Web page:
Nick: I hope I can end with two open-ended questions. I mentioned that I spent a lot of time in Connecticut as a consultant, and that state recently abolished County-level government. They now only have state government and local government. I'm not advocating that, but do you think, given that your major issue is taxes, that these different layers of government play a large role in the tax burden? What can a County Executive do to mitigate this?
Ed: With our levels of government, there is no room for duplicate services, and the different layers should come together to minimize that. With that having been said, look at the County's function: police, court system, judicial system, the jail, corrections, the DA's office....there is a lot of serious work that goes into providing these services, and you can't eliminate the County unless someone steps up to do this work. In the same vein, you have a park system....I'm in favor of preserving that park system...Our obligation is to oversee that and turn it over to the next generation. In the same vein, public works - who will deal with sewage?
Nick: Right, and I'm talking about the local level, too - the school taxes are the overwhelming majority of the property tax burden; how can the County work to mitigate that?
Ed: People talk about the need for affordable housing on Long Island, but, if you step back, the property taxes are making housing unaffordable. If you can get your arms wrapped around that problem, you can make Nassau County affordable for everyone who wants to live and work there...Many people currently pay more in property taxes per month than they do on their mortgage payment, and it used to not be like that...It's a serious issue, and the road to affordability has to come with real property tax reform.
Nick: And what role could you play as County Executive?
Ed: First, each level of government has to be responsible for its own budget. Nassau County has to stop blaming other levels of government and get itself together, and hopefully it could become a positive example for other levels of government as well. Maybe people from other levels of government [use the County to find efficiencies and eliminate duplicate services]. People are really asking us to stop the waste and stop the duplication, and I think there is plenty of room in government to do that.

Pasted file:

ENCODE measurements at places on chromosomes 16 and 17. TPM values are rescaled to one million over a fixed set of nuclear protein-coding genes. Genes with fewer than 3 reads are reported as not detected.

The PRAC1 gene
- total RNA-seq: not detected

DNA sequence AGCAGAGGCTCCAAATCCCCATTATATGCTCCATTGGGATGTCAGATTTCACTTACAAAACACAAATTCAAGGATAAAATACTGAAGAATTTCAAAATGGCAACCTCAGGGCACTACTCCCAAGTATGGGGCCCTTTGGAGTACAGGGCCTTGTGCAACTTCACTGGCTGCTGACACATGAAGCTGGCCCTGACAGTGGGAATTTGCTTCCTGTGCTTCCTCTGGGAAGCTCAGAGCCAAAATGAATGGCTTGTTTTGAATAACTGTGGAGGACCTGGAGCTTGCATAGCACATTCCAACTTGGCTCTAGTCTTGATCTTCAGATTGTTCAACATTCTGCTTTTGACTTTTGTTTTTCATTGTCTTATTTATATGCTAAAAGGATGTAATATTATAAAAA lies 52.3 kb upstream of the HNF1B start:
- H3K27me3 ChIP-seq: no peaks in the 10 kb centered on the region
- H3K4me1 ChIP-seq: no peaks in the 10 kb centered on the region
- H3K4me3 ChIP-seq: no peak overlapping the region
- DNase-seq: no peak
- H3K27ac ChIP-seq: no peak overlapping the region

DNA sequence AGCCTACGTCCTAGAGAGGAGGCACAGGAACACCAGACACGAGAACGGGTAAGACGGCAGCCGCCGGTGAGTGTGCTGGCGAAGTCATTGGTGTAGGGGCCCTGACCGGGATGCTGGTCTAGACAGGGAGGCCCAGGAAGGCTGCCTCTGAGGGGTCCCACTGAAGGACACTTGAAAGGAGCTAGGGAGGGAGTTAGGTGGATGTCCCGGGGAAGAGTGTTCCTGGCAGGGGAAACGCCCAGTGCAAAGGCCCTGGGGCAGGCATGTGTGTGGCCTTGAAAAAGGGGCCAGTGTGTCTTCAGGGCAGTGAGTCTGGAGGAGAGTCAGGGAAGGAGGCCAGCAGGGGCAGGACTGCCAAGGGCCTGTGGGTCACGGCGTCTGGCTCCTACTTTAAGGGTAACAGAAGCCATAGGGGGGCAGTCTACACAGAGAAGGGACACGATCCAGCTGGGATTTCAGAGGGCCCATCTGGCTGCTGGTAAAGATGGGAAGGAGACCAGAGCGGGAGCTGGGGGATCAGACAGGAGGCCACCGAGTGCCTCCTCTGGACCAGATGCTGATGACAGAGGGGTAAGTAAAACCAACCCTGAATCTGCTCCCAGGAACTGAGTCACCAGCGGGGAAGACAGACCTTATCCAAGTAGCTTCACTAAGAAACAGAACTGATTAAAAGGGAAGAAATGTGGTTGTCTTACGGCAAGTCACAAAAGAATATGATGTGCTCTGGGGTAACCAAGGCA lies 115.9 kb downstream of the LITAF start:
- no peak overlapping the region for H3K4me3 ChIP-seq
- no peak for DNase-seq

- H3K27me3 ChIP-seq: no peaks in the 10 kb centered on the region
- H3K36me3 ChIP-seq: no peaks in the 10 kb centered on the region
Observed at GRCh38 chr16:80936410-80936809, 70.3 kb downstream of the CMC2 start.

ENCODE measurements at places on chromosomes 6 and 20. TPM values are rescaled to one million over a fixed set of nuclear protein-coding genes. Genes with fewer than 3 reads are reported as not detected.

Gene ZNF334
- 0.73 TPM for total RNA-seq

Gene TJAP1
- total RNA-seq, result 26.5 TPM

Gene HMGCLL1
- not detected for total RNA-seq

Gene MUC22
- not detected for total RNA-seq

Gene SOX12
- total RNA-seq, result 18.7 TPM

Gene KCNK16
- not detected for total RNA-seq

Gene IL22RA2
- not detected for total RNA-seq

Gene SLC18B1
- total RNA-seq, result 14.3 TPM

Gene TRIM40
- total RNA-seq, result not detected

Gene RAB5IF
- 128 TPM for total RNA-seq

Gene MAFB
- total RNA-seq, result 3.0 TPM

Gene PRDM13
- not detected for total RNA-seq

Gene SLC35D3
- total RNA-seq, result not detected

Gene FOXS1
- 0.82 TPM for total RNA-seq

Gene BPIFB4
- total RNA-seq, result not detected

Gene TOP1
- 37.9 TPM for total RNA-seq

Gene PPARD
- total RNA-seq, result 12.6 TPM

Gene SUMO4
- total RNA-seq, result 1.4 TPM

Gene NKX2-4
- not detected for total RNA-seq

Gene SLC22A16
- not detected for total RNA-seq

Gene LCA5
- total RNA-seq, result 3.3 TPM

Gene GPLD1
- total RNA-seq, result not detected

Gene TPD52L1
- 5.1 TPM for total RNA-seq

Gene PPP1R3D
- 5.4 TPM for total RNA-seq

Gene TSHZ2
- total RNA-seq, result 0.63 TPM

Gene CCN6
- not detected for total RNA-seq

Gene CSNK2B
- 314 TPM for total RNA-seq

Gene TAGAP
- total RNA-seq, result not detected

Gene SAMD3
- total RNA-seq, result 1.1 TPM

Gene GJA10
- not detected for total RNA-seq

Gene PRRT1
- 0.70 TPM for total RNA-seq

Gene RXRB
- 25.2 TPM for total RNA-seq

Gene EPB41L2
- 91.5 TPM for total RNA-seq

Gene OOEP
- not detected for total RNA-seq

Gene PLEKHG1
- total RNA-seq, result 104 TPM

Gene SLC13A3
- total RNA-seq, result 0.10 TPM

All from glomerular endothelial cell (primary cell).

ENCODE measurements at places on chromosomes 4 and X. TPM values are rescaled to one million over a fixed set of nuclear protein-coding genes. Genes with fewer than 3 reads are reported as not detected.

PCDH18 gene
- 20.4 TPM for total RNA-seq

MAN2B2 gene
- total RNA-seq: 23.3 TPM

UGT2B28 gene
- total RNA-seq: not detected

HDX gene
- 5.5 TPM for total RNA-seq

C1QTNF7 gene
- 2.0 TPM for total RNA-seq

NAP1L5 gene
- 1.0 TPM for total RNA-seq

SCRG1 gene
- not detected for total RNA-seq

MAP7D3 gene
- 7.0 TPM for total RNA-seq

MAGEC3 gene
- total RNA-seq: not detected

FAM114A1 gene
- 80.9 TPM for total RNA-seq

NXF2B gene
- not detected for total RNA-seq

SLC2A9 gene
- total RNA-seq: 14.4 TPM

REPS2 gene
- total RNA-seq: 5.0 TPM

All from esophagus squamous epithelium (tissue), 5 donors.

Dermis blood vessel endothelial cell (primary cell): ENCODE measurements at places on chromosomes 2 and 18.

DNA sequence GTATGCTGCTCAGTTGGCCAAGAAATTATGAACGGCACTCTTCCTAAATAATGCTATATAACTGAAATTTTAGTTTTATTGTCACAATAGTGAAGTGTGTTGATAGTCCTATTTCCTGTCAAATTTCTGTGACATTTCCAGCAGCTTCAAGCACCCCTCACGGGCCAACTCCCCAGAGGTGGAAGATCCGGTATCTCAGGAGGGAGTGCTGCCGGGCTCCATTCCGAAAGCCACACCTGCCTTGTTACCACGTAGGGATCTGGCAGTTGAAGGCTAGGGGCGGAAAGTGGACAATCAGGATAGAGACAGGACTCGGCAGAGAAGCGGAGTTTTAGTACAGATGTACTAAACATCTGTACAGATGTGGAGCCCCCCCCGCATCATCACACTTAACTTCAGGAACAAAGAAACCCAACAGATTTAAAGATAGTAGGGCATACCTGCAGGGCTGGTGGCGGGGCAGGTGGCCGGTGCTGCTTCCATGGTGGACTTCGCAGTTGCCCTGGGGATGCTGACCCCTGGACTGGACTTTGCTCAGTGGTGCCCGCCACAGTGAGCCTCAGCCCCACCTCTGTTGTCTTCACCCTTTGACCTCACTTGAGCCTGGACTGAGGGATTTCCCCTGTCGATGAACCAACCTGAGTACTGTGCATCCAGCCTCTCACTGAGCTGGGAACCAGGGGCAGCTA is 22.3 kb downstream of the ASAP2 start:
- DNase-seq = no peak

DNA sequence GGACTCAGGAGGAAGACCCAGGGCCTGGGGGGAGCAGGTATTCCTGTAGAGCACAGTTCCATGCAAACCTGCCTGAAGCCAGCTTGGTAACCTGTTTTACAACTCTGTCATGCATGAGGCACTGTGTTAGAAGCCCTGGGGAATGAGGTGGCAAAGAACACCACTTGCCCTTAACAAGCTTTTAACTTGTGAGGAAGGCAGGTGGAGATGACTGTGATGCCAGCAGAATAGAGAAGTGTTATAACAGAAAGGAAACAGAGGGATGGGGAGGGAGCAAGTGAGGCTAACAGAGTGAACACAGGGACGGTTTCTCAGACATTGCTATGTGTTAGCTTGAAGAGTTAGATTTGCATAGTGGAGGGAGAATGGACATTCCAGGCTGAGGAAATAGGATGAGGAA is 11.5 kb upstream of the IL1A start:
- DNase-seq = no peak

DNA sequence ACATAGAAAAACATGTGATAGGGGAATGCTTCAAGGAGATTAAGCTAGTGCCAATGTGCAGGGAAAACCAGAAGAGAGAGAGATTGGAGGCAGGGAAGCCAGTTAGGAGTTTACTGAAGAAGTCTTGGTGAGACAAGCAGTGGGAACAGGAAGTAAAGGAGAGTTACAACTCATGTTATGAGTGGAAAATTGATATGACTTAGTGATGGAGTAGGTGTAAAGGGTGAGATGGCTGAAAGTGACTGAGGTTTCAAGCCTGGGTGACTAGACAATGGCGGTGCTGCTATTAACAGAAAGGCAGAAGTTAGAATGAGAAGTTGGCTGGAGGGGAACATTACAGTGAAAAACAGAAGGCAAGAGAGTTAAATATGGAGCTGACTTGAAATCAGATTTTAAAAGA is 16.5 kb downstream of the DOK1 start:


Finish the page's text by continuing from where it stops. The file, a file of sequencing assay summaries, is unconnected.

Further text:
Nick: We'll close with a brief statement...The overwhelming majority of my readers are pro-Lighthouse, so, when it comes down to it, why should a pro-Lighthouse voter in Nassau County vote for you for County Executive?
Ed: You can vote for Ed Mangano because Ed Mangano got it done in Bethpage. You can come down [to the old Grumman property] and see 15,000 people going to work every day. You'll see a community center, both blue-collar and white-collar jobs, 750 units of affordable housing, a heliport, police aviation, a college, a hotel. We have mixed-use development; it's here, and we did it the right way. I will bring my skills in job creation and bureaucratic cutting to this project to get it done.
Coming later today: an interview with Kristen McElroy, Democratic challenger for Town of Hempstead Supervisor.
Please share your thoughts in comments. Petition. Email Me. Follow me on Twitter. Become a fan on Facebook.